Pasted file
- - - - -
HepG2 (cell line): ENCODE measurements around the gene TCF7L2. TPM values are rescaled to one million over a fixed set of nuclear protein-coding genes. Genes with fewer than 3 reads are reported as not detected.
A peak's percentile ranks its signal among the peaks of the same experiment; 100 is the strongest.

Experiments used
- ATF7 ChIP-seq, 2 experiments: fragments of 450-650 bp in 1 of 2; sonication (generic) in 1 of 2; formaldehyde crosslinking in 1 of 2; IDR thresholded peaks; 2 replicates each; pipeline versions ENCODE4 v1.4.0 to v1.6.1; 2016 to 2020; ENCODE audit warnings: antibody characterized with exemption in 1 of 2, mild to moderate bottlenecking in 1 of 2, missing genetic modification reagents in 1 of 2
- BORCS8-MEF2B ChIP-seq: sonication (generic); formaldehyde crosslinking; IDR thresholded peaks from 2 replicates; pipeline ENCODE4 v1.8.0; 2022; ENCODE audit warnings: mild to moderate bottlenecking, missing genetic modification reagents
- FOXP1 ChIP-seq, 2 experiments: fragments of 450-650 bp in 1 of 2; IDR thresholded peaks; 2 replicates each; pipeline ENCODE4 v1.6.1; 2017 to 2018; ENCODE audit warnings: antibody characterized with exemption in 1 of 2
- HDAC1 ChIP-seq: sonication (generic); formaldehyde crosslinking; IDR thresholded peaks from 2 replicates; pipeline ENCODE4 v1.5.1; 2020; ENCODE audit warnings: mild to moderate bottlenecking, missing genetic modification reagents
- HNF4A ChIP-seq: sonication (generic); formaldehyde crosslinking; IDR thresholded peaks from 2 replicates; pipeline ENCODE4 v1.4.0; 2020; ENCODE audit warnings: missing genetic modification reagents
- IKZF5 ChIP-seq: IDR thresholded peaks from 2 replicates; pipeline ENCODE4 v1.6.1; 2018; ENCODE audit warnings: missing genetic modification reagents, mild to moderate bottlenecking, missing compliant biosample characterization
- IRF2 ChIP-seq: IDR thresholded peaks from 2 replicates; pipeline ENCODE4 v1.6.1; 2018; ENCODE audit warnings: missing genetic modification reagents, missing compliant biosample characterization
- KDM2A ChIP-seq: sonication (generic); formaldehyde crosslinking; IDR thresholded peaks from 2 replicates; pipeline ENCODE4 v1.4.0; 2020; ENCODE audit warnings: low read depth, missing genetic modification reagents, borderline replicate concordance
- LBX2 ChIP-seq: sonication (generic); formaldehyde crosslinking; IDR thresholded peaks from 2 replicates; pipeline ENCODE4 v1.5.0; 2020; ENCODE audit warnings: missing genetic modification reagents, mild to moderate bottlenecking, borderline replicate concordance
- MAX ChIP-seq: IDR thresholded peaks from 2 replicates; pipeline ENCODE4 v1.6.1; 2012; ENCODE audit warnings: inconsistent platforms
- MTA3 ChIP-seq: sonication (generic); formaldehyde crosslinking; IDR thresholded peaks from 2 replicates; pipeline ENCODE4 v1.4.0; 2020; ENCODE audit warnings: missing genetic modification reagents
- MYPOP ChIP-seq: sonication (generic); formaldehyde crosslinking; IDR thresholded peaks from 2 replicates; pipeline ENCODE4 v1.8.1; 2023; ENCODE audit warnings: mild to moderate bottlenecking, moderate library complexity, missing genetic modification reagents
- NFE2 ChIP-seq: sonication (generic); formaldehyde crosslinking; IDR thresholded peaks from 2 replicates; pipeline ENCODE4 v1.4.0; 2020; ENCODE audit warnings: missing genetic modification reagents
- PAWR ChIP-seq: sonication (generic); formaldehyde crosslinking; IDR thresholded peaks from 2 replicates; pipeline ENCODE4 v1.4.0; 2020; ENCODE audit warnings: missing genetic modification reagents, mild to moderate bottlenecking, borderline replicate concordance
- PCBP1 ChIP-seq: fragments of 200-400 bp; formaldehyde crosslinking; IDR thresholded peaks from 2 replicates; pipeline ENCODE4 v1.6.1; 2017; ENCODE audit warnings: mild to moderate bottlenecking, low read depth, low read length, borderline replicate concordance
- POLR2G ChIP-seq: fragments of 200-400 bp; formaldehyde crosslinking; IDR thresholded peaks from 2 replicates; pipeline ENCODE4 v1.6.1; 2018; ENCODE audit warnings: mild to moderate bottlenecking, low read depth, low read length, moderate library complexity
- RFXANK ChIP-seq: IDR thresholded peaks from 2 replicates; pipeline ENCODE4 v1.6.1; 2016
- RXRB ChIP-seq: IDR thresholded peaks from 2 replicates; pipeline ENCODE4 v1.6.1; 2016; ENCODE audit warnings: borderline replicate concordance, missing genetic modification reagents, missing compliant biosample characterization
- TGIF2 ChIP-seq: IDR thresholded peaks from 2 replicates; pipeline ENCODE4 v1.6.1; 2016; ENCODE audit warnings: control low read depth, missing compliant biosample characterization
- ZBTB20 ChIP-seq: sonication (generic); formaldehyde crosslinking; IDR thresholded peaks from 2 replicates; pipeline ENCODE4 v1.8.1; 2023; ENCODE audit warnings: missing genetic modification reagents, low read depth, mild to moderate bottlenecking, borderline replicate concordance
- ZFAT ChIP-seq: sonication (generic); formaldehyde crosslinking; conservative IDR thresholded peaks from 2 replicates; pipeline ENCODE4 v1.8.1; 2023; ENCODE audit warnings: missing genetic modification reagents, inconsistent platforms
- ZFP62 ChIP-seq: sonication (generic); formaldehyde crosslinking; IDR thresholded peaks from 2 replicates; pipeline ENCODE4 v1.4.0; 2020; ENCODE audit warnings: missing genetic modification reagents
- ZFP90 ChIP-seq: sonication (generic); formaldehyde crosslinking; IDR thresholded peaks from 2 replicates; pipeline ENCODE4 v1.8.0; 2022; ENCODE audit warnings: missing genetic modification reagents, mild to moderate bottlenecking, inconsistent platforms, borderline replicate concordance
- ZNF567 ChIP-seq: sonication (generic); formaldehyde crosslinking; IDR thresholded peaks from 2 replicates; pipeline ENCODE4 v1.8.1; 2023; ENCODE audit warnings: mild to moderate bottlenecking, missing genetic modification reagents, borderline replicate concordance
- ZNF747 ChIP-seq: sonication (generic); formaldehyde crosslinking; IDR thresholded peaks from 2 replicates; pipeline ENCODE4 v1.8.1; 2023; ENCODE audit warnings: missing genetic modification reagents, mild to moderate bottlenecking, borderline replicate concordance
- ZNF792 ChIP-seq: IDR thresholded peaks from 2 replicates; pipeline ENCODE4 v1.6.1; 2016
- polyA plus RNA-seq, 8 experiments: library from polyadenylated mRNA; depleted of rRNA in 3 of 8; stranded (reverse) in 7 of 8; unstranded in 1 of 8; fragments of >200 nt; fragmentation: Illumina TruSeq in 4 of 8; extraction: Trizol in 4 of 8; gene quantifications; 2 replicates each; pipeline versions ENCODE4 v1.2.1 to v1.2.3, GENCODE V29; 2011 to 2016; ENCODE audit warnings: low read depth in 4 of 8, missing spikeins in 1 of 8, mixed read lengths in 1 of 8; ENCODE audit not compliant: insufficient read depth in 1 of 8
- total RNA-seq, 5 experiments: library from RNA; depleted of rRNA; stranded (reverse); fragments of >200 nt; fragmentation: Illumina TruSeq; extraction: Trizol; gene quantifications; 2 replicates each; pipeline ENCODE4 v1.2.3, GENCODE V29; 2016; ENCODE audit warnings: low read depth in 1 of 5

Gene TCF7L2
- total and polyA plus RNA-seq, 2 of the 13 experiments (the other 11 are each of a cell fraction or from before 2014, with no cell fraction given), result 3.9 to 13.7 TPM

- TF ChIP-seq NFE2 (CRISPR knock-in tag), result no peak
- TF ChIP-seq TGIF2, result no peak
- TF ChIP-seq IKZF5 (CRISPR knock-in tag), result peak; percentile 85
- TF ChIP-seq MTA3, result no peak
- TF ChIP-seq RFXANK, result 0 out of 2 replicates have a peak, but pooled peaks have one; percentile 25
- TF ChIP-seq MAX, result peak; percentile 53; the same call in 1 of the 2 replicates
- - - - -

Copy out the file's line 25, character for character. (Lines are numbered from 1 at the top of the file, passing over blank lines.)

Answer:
- ZFP62 ChIP-seq: sonication (generic); formaldehyde crosslinking; IDR thresholded peaks from 2 replicates; pipeline ENCODE4 v1.4.0; 2020; ENCODE audit warnings: missing genetic modification reagents